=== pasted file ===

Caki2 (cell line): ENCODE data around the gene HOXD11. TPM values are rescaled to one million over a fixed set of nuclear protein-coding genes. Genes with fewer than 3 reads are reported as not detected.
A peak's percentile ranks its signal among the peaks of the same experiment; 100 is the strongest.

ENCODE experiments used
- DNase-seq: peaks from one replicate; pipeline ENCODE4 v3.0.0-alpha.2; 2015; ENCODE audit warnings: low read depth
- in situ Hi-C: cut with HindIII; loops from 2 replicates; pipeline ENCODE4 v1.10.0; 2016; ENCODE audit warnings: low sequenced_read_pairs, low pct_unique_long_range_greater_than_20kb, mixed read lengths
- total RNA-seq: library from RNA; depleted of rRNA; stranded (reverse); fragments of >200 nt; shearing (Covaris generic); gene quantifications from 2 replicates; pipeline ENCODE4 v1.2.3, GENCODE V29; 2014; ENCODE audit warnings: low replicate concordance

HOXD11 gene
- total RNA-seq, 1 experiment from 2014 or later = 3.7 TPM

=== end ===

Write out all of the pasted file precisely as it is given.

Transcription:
Caki2 (cell line): ENCODE data around the gene HOXD11. TPM values are rescaled to one million over a fixed set of nuclear protein-coding genes. Genes with fewer than 3 reads are reported as not detected.
A peak's percentile ranks its signal among the peaks of the same experiment; 100 is the strongest.

ENCODE experiments used
- DNase-seq: peaks from one replicate; pipeline ENCODE4 v3.0.0-alpha.2; 2015; ENCODE audit warnings: low read depth
- in situ Hi-C: cut with HindIII; loops from 2 replicates; pipeline ENCODE4 v1.10.0; 2016; ENCODE audit warnings: low sequenced_read_pairs, low pct_unique_long_range_greater_than_20kb, mixed read lengths
- total RNA-seq: library from RNA; depleted of rRNA; stranded (reverse); fragments of >200 nt; shearing (Covaris generic); gene quantifications from 2 replicates; pipeline ENCODE4 v1.2.3, GENCODE V29; 2014; ENCODE audit warnings: low replicate concordance

HOXD11 gene
- total RNA-seq, 1 experiment from 2014 or later = 3.7 TPM